Trading is an Emotional Experience

Every endeavor in life takes practice. I have practiced both medicine and law and I have come to believe that there is no such thing as a ‘natural’ in anything. Anyone who masters their craft, whether it is a profession, a fine art or an athletic skill, has put in a significant amount of time getting there. Malcom Gladwell, in ‘Outliers’ says it takes about 10,000 hours to get good at something. Trading is no exception. Some of my former colleagues think that all one has to do to trade is read a few books, paper trade a bit and voila, thousands can be made in a day.

But if you trade with any regularity, you know this isn’t true. It takes a while. And the reason it takes a while is because trading is incredibly emotional. The score is kept in dollars and it is hard to hide and fudge the results. It stares at you on computer screens and mocks your intelligence at every chance.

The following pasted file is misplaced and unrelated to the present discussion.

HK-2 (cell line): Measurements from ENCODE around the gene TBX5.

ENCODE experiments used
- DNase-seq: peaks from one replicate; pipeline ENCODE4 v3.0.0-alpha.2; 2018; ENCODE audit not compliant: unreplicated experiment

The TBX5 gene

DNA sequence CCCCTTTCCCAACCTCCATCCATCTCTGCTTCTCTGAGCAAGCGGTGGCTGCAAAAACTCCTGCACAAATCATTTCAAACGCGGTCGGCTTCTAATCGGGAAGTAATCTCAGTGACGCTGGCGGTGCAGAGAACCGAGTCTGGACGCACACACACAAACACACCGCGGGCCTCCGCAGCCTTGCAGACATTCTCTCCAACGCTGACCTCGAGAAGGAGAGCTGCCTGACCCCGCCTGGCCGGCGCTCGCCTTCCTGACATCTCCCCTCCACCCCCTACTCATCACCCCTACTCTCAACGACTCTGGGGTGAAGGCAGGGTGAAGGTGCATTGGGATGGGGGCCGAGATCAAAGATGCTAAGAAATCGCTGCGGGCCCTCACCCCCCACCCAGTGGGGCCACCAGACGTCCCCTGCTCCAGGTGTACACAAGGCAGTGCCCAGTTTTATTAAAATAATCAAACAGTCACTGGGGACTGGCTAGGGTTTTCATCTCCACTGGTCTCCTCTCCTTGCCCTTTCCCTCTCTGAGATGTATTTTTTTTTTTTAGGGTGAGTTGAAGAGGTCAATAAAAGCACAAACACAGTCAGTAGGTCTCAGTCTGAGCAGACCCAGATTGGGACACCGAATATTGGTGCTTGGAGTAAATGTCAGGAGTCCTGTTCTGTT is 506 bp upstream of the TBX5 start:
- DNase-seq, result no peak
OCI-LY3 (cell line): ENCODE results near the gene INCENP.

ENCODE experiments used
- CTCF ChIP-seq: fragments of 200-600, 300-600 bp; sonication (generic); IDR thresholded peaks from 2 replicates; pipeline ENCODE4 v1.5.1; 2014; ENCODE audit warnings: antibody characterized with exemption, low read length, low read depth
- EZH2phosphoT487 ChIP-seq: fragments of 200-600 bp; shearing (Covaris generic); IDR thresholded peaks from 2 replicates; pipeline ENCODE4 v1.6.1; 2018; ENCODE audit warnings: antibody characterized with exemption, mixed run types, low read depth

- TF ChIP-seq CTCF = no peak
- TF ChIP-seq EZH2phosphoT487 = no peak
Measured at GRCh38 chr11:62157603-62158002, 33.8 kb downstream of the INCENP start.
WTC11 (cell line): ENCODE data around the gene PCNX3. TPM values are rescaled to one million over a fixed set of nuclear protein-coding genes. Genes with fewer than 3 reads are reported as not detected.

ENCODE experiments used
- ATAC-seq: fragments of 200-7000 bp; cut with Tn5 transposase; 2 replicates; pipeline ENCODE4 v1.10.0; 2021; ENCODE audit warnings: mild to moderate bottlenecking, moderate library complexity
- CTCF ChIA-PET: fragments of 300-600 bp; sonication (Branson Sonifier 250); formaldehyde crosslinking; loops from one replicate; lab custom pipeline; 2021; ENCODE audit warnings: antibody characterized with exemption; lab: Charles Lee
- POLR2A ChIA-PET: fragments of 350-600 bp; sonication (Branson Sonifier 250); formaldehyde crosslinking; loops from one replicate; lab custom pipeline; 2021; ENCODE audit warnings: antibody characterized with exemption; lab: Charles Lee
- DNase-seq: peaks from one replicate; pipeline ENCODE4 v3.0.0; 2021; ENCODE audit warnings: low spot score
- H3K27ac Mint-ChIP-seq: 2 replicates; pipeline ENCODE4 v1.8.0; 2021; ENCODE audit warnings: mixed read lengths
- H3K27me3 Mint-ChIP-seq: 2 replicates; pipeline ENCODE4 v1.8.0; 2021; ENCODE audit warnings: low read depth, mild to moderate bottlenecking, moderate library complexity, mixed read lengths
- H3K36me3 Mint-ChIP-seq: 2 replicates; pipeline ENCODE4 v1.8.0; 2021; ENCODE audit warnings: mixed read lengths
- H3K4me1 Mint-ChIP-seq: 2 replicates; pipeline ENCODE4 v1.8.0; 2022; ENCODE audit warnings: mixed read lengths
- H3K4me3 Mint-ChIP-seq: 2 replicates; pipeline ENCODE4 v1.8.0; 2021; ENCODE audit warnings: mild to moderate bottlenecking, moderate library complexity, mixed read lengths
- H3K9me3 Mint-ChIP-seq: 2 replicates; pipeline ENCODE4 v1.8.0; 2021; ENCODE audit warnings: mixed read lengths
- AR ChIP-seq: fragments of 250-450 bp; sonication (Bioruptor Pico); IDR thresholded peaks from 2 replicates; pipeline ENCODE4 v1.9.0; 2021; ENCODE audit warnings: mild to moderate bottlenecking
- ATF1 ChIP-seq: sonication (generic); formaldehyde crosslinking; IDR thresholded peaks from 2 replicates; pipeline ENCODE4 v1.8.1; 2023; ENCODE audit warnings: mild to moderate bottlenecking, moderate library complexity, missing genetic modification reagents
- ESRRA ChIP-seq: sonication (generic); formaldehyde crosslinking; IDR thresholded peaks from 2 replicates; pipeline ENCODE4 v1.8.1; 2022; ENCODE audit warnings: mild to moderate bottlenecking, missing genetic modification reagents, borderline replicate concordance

I don’t agree with those that say that hedge fund managers and institutional traders manipulate the market to the disadvantage of the retail trader. The big advantage, besides their size, is that they are trading with someone else’s money and they can weather emotional storms much better.

I think that if we get better at trading, it is because we know that sometimes stocks go down, way down (like AAPL!) but they come back eventually, especially if the fundamentals are so strong. But when AAPL is trading at 506, it feels hopeless and you can never imagine that within a week it could be closing in on 600 again. If you can keep from panicking and throwing in the towel at levels like that you can be positioned for the comeback. I’m not gonna tell you that I closed out all my short calls when AAPL was 506, because I didn’t. I actually sold a couple of 525/530 weekly credit bear call spreads down there, but I did close them out when it passed 520.

The only way to get to this point though, is to suffer a few losses, only to see the equity bounce back. That’s why I don’t think paper trading works, because it doesn’t count. Losses don’t hurt and gains don’t feel good.

The only way to get there is to do it, and do it, and do it.